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Jilted by one Chinese suitor, Saab finds another

News of a new alliance for Saab just days after another tie-up between Saab and China’s Hawtai Motors collapsed raises growing concerns about the European carmaker’s survival.
Image: File picture shows the Saab logo on a car in Schaumburg, Illinois
Saab’s future has been a constant source of uncertainty even before its former parent General Motors decided to either sell or close the brand nearly three years ago. JOHN GRESS / Reuters

Barring yet another last-minute hitch, cash-starved Swedish automaker Saab should have a new partner — and as much as $170 million in cash coming from its deal with Chinese auto retailer Pangda.

News of the alliance emerged just days after another tie-up between Saab and China’s Hawtai Motors collapsed unexpectedly, raising growing concerns about the European carmaker’s survival. Indeed, analysts and customers alike have been asking whether Saab can pull itself back from the brink for several years, and despite the carmaker’s optimistic statements, the Pangda partnership doesn’t mean the skeptics are going away.

“Will this be enough to get them on sound financial footings? I’m just not sure,” said Joe Phillippi, a longtime Wall Street investment analyst and now head of AutoTrends Consulting.

Saab’s future has been uncertain since even before its former parent General Motors decided to either sell or close the brand nearly three years ago.

Suffering years of declining sales and worsening losses, GM began “winding down” the Swedish subsidiary in late 2009, and by the time the Dutch firm Spyker Cars negotiated a purchase, early in 2010, Saab was effectively insolvent. It took seven weeks after the sale for the new owners to get the headquarters assembly plant, in Trollhattan, running again.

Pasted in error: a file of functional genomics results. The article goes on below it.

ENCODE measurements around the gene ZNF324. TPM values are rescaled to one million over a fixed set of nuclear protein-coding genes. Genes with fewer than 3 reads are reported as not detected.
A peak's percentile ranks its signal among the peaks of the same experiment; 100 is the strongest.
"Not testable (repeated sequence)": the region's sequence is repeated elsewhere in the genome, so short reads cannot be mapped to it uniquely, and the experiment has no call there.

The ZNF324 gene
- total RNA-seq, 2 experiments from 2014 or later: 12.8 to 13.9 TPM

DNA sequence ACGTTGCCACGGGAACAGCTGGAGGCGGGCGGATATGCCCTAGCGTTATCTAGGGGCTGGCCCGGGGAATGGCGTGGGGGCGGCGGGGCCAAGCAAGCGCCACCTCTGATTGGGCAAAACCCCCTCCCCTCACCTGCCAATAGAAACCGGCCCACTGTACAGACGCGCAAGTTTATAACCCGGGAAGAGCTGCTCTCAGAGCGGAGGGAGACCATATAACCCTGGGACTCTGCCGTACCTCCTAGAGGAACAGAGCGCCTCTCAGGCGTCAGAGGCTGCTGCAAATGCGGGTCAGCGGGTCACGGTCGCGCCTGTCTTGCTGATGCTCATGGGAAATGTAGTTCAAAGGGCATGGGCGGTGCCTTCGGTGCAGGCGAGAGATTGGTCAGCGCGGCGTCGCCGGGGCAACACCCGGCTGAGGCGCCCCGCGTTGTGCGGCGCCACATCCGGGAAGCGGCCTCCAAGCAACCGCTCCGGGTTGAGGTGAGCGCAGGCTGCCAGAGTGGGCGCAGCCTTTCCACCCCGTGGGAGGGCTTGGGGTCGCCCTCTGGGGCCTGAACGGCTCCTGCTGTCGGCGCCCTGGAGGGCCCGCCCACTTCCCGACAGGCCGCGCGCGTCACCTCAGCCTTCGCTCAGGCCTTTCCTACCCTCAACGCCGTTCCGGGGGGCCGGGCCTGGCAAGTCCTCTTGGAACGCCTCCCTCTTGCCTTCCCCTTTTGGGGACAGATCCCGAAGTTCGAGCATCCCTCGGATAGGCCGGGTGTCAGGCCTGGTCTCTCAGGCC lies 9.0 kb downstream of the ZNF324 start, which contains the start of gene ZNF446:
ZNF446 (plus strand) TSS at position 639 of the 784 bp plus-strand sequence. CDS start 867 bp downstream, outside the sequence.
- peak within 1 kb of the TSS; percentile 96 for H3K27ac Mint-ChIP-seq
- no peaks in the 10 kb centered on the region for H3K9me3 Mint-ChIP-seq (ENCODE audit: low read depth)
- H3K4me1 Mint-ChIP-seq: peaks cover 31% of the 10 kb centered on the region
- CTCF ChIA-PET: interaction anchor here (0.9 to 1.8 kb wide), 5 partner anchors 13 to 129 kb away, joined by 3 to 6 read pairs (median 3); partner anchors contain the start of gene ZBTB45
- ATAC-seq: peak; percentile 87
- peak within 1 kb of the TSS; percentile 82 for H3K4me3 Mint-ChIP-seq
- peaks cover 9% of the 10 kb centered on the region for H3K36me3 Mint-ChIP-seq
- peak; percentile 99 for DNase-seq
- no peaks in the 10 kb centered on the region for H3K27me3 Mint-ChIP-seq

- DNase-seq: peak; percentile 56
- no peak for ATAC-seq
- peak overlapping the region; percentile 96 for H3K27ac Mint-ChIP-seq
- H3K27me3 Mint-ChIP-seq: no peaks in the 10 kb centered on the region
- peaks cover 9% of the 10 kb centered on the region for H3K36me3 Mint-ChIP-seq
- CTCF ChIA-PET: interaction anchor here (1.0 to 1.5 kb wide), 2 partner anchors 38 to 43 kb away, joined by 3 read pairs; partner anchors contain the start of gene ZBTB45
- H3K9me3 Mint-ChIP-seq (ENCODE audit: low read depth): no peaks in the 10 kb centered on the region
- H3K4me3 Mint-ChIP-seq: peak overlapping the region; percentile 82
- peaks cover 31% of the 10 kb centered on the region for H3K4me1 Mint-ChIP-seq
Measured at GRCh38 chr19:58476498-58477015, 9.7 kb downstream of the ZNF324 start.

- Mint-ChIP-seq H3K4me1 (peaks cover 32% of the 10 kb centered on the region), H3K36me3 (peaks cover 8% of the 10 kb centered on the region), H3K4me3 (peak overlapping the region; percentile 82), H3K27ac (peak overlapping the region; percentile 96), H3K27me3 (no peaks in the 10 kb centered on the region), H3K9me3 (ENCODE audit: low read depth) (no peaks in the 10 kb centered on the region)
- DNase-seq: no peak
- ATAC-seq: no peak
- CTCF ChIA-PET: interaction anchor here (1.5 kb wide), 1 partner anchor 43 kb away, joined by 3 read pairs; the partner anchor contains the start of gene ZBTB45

Spyker Chairman and Acting CEO Victor Muller insists that shutdown was the proverbial monkey wrench that led sales and income to fall short of plans last year. Whatever the reason, Saab was struggling to pay bills, and by the end of March a key supplier demanded payment before delivering essential parts. Muller decided to “call their bluff,” and in retrospect now admits he triggered the disaster that would follow, that one supplier being joined by dozens of others boycotting the Saab factory.

With its plants closed and creditors circling, Saab started a frantic search for cash.

Among other proposals, it turned to Vladimir Antonov, a Russian banker and one-time investor in Spyker. Antonov offered a lease-back deal where he would buy Saab's plants and other assets, then lease them back to Saab, an approach that would have provided the Swedish carmaker a quick cash infusion. The deal won the backing of the Swedish government but has been blocked by the European Investment Bank, which provided the initial loan Spyker used to acquire Saab from GM.

With time running out, Dutch entrepreneur Muller turned to China. He had plenty of reasons. For one thing, that nation’s domestic carmakers had long hoped to gain traction by expanding into Europe and North America — even as Saab desperately needed access to China, today the world’s largest automotive market.